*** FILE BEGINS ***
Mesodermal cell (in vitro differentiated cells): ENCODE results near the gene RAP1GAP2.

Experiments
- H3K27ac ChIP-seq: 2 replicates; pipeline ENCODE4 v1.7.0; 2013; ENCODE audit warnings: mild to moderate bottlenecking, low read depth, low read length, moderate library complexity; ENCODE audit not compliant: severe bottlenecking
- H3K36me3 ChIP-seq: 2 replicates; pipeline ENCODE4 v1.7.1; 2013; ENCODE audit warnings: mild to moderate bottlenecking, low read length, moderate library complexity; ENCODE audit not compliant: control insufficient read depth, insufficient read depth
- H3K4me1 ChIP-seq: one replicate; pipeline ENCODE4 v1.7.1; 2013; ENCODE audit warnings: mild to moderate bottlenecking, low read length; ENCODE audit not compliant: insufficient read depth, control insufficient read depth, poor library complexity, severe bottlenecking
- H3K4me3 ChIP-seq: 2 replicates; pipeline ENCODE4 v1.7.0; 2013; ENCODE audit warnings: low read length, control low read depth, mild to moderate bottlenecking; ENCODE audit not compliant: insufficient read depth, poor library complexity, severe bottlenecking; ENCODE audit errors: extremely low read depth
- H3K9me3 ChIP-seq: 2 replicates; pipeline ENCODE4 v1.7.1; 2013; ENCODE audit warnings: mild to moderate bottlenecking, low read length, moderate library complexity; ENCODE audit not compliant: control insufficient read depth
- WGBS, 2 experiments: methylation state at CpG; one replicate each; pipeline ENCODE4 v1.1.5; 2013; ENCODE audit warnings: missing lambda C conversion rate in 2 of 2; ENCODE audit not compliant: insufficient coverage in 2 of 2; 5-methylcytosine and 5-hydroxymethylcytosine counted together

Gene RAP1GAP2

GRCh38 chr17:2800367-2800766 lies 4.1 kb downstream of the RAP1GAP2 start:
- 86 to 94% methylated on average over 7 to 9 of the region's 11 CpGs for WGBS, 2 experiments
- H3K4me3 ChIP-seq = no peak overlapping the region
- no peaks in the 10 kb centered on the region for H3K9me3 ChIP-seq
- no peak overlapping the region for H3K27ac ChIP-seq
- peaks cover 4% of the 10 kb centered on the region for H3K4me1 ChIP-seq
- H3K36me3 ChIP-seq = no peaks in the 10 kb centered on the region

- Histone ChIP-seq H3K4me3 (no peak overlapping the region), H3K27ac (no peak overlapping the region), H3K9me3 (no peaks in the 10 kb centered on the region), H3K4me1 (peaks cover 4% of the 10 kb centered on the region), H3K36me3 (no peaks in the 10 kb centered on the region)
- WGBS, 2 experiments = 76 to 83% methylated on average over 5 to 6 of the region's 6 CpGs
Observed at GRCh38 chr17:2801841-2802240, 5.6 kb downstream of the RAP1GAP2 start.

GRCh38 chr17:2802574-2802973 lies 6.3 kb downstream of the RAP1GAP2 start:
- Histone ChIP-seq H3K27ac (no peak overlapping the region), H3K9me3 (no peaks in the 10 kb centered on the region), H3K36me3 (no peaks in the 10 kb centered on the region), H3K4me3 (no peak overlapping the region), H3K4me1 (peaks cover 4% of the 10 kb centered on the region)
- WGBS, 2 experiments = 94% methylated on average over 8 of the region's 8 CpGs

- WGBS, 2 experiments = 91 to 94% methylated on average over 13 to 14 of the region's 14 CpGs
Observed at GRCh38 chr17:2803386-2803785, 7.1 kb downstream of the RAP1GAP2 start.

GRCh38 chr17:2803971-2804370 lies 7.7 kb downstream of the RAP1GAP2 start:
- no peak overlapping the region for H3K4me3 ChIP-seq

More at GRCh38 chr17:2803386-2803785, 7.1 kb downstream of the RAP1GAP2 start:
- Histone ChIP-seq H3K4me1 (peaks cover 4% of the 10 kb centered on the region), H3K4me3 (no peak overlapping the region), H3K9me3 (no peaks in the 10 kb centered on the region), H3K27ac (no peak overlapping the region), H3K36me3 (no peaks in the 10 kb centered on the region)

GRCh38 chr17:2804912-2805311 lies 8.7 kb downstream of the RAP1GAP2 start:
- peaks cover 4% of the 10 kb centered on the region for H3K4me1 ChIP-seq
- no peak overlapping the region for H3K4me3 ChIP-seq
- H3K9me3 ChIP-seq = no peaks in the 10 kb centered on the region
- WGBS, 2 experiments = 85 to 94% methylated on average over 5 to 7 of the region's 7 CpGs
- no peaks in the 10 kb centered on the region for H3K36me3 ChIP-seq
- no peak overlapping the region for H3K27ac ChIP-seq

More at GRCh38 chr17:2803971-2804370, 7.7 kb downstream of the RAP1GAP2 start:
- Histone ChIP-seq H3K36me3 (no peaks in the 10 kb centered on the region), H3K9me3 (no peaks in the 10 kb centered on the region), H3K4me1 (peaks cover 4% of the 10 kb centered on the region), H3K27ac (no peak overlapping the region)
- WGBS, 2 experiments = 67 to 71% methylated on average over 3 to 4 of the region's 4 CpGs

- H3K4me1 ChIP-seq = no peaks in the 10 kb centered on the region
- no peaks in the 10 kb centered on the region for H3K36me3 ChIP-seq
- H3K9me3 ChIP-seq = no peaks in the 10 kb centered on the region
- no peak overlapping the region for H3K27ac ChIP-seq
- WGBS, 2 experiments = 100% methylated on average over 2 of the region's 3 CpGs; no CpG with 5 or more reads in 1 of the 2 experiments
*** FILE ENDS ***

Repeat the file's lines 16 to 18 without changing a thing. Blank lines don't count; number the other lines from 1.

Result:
- H3K36me3 ChIP-seq = no peaks in the 10 kb centered on the region

- Histone ChIP-seq H3K4me3 (no peak overlapping the region), H3K27ac (no peak overlapping the region), H3K9me3 (no peaks in the 10 kb centered on the region), H3K4me1 (peaks cover 4% of the 10 kb centered on the region), H3K36me3 (no peaks in the 10 kb centered on the region)
- WGBS, 2 experiments = 76 to 83% methylated on average over 5 to 6 of the region's 6 CpGs